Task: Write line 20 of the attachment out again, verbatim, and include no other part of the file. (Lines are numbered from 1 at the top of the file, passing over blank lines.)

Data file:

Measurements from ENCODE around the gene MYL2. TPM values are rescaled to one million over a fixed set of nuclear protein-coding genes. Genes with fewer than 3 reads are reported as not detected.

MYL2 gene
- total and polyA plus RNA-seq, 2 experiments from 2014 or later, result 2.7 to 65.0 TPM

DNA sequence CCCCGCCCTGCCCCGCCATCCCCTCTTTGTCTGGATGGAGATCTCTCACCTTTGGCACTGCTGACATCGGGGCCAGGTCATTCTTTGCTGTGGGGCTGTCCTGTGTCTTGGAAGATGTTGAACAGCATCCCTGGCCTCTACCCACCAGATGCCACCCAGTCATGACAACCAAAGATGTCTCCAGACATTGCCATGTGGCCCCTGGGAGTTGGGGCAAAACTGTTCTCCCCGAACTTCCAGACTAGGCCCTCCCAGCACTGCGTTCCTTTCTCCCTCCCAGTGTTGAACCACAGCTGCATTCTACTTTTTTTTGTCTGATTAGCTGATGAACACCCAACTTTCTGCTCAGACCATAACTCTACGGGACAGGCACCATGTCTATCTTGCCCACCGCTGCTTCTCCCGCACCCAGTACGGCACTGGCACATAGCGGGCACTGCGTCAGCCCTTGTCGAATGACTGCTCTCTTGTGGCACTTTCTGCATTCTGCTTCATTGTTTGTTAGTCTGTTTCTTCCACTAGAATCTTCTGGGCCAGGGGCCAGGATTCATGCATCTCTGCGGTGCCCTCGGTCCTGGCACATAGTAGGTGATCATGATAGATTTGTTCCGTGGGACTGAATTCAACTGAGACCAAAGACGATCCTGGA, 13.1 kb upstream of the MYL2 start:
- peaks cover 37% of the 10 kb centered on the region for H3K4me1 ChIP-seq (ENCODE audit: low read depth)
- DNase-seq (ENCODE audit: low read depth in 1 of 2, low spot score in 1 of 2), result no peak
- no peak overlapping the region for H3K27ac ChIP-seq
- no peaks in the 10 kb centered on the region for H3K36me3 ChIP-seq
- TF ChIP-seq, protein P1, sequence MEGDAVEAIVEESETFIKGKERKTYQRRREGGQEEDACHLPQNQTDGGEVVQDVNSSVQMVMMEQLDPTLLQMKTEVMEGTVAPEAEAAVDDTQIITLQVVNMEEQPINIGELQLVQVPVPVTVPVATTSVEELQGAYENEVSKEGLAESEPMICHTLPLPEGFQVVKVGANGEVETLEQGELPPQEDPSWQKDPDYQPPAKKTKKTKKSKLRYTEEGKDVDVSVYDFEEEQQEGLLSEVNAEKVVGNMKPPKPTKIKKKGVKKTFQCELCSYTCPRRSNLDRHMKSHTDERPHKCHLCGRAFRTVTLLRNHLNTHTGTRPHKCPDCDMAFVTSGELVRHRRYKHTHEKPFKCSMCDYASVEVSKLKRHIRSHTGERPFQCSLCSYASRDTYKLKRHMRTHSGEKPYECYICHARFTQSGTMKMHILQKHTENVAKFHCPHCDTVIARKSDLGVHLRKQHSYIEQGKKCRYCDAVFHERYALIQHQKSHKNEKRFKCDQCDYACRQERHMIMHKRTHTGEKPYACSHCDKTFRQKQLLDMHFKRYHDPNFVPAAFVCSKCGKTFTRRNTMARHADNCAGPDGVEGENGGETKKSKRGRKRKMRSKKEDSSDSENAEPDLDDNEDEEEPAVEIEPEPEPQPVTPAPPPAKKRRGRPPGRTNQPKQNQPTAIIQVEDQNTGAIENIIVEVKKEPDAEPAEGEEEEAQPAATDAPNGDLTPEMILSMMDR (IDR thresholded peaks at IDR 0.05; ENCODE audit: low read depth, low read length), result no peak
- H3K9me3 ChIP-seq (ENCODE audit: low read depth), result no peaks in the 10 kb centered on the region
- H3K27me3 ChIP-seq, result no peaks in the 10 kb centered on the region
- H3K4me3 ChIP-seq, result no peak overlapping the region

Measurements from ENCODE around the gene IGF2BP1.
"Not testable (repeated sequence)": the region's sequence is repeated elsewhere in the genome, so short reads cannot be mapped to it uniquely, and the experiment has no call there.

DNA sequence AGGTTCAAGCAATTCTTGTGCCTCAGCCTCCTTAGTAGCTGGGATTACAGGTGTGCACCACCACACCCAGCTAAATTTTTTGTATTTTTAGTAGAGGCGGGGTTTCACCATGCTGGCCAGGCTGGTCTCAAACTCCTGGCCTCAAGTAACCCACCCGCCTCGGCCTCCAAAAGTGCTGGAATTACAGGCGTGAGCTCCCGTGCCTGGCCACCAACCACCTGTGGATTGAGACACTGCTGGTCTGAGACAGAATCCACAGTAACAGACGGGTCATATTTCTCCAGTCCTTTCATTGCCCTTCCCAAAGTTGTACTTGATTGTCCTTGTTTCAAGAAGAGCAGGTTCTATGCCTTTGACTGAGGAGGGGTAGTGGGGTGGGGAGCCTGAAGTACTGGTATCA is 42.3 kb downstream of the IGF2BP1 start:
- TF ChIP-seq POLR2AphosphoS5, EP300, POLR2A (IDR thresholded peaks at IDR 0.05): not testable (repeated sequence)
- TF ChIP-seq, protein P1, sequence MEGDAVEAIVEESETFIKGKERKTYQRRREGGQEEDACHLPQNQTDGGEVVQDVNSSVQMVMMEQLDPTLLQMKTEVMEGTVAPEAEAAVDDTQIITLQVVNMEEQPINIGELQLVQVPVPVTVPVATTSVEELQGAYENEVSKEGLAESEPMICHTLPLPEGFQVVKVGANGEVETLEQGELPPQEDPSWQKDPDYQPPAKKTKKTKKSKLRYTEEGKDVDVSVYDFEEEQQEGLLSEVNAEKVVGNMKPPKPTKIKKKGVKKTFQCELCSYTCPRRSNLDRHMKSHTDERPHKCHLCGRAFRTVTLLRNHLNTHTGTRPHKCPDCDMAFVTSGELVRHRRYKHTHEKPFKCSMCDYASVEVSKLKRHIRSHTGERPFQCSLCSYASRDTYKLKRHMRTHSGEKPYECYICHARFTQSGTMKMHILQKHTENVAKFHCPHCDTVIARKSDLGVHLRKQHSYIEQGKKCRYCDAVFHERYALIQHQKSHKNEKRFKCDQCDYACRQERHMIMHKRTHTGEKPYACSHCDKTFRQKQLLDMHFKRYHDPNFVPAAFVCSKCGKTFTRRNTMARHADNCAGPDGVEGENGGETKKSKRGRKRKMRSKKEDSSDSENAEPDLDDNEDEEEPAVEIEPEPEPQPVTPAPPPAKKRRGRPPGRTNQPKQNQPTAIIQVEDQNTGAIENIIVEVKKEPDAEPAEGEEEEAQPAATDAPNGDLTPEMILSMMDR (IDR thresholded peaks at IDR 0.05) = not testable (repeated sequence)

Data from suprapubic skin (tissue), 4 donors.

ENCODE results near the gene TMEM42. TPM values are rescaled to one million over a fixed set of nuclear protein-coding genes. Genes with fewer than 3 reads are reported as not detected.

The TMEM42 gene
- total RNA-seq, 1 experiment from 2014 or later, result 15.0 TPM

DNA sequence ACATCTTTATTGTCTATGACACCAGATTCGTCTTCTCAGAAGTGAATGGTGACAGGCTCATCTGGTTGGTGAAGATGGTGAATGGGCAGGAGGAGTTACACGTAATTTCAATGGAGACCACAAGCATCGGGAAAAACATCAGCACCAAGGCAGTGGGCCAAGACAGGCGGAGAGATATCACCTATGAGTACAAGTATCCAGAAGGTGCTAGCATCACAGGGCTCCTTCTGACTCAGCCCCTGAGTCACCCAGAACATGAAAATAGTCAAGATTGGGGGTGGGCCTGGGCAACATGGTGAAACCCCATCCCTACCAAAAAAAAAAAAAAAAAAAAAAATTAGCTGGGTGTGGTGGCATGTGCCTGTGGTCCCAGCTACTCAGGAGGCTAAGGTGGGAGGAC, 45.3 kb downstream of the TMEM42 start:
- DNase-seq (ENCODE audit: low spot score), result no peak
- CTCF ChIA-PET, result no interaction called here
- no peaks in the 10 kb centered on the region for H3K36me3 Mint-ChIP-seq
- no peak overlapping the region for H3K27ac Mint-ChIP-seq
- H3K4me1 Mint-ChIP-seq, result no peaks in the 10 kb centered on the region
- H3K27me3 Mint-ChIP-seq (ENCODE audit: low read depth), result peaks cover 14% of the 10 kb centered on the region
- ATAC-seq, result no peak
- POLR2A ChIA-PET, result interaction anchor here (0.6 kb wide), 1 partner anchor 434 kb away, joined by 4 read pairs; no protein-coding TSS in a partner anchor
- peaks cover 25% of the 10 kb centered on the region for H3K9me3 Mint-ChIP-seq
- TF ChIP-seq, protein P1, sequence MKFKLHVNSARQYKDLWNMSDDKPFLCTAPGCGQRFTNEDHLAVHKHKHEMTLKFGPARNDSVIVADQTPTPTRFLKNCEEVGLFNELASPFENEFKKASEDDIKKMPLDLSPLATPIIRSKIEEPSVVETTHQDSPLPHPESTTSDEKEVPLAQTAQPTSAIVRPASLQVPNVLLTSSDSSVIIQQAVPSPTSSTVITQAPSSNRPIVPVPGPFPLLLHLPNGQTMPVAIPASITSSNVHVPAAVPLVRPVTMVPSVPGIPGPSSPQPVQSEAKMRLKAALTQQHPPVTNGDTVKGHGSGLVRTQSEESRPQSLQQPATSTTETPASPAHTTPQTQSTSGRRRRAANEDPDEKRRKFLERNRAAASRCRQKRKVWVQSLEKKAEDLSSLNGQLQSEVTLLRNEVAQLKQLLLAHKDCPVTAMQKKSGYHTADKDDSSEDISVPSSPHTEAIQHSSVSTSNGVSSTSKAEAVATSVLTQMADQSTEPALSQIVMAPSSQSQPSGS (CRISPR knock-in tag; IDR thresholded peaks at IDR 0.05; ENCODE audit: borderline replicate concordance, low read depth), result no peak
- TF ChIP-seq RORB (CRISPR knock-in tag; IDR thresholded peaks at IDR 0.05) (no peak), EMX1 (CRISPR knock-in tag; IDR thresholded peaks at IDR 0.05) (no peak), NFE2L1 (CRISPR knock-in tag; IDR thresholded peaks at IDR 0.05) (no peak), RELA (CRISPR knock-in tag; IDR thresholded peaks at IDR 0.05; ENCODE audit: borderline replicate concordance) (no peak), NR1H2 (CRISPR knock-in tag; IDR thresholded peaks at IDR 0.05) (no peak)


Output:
The TMEM42 gene